γὰρ (partic) "For" comes from gar which is the introduction of a clause explaining a reason or explanation: "for", "since," and "as." In an abrupt question, it means "why" and "what." --The word translated as "for" introduces a reason or explanation so "because" and, in questions, "why."  To prevent a run-on sentence, it can be translated as "this is why" or "this is because..." to start a new sentence. However, since this word always appears in the second position, it is more like an aside remark like, "consequently" or "as a cause". 

ταῦτα ( adj pl neutnom/ acc ) "These things" is tauta, which is a referring pronoun meaning "these", "this", "that," and "here." It can mean the nearer or the further depending on usage. As an adverb it can mean "therefore" and "that is why." -- The "this" is a pronoun that can mean "this" or "that," the nearer or the further depending on usage. As an adverb it can mean "therefore" and "that is why." It is not typically used as an adjective.

γενέσθαι” ( verb aor inf mid ) "Is" is ginomai, which means "to become", "to come into being", of things "to be produced," of events "take place", "come to pass", "to be engaged in", math "to be multiplied into", "become one of", "turn into".and "to be." It means changing into a new state of being. It is the complementary opposite of the verb "to be" (eimi)which indicates existence in the same state. -- The word translated as "be" means "to become," that is, to enter into a new state. In Greek, especially as used by Christ, it is the opposite of "being," which is existence in the current state.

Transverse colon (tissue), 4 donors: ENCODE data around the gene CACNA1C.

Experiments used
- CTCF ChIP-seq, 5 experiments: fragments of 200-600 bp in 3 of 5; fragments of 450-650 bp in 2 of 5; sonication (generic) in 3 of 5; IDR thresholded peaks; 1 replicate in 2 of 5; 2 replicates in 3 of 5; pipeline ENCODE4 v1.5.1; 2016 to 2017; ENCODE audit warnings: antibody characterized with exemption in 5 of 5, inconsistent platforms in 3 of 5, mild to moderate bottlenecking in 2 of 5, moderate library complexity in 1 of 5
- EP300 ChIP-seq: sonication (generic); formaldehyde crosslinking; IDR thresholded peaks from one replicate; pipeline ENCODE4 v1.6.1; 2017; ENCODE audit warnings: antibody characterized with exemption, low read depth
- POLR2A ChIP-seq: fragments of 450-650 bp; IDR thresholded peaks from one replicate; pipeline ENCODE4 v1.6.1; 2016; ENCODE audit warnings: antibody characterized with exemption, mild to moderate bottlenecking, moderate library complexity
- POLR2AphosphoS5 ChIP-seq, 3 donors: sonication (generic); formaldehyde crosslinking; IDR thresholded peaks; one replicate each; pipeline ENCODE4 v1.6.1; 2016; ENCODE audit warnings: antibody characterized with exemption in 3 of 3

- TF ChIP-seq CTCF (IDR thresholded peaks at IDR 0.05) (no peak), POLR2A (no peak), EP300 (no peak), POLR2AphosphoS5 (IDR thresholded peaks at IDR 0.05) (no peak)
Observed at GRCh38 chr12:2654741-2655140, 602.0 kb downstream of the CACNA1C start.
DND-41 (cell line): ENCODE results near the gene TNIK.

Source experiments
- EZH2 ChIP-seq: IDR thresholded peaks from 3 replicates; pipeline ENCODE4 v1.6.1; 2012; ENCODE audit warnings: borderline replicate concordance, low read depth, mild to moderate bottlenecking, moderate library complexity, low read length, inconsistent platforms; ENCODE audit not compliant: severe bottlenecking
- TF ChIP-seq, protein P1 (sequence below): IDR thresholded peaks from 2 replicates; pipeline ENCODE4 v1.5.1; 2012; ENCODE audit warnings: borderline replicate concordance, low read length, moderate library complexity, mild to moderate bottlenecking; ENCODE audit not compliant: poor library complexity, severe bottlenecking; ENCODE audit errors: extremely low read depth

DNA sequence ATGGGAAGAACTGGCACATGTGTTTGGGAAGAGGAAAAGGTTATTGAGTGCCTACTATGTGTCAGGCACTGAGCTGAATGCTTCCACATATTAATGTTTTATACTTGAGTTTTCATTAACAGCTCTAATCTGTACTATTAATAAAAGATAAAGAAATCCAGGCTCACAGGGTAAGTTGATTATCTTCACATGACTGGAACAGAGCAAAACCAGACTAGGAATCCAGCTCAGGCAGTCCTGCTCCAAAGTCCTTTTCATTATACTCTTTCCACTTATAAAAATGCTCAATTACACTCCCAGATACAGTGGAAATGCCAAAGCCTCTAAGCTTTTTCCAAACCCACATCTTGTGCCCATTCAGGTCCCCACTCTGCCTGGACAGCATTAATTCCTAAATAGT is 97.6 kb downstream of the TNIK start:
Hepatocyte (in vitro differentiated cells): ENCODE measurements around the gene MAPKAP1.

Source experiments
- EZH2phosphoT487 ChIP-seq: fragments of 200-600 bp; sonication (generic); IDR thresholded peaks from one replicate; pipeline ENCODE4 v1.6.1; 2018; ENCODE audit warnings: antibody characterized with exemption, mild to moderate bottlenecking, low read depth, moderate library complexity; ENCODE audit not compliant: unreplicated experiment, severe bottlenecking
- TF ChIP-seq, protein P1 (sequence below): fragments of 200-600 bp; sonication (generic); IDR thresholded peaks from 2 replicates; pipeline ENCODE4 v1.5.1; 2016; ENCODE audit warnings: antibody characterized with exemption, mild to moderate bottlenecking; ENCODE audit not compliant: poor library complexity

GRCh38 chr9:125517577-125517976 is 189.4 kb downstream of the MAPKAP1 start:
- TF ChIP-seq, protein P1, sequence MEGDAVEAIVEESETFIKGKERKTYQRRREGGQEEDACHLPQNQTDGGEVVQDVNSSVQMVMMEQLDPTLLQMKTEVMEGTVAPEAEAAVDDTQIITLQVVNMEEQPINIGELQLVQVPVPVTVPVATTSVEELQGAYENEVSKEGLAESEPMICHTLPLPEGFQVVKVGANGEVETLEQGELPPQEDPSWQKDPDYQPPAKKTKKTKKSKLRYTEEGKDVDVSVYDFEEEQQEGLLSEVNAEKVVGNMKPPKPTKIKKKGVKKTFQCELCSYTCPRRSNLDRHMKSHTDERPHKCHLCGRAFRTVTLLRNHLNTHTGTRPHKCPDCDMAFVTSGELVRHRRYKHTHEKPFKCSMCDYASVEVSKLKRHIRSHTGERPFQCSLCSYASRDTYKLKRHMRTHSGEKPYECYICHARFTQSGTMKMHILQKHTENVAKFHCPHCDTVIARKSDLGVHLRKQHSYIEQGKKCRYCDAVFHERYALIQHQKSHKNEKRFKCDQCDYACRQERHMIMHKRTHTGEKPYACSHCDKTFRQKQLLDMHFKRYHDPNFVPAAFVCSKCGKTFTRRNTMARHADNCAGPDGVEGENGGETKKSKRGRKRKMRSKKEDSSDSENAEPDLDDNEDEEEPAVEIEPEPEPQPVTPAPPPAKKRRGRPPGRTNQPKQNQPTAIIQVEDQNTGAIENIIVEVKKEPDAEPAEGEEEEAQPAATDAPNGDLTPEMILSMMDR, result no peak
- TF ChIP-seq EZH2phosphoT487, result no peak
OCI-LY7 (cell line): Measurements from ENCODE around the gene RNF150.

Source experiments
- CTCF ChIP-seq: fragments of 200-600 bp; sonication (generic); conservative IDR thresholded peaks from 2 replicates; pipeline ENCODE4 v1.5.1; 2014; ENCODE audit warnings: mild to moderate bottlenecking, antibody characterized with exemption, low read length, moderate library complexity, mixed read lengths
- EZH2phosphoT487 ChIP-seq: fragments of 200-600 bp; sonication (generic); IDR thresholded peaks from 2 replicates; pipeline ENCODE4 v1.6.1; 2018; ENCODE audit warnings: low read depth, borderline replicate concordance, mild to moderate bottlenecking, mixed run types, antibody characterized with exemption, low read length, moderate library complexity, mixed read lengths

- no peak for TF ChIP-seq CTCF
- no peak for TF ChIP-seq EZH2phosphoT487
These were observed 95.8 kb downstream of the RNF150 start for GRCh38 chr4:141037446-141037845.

πρῶτον, ( adj sg neut nomacc) "First" is protos. In place, this means "before", "in front," and, as a noun, "the foremost." Of time, it means "former", "earlier," and, as a noun, "the initial." In order, it means "the first." In math, it means the prime numbers. Of rank or degree, it means "superior" or, as a noun, "the highest" or "the best." -- The word translated as "first" takes a lot of different types of "first" meanings from its context. Here, it is technically an adjective but it plays the role of the English adverb "initially."

ἀλλ᾽ (adv) "But" is alla, which means "otherwise", "but", "still", "at least", "except", "yet," nevertheless", "rather", "moreover," and "nay." -- The Greek word translated as "but" denotes an exception or simple opposition. It is used to emphasize the contrast between things like we use "rather". It is the Greek word "other" like we use "otherwise".

οὐκ (partic) "Not" is ou which is the negative adverb for facts and statements, negating both single words and sentences. The other negative adverb, μή applies to will and thought; οὐ denies, μή rejects; οὐ is absolute, μή relative; οὐ objective, μή subjective. -- The Greek word translated as "not" is the Greek negative used to deny objective facts, not opinions. It makes a negative statement of fact. Adding "really" to the sentence to captures the same idea.

εὐθέως   (adverb) "By and By" is from eutheos, which as an adverb, it means "straight", "simple", "straightway," forthwith", "immediately", "directly," and "at once."

τέλος. V


Related Verses: 

Dec 28 2018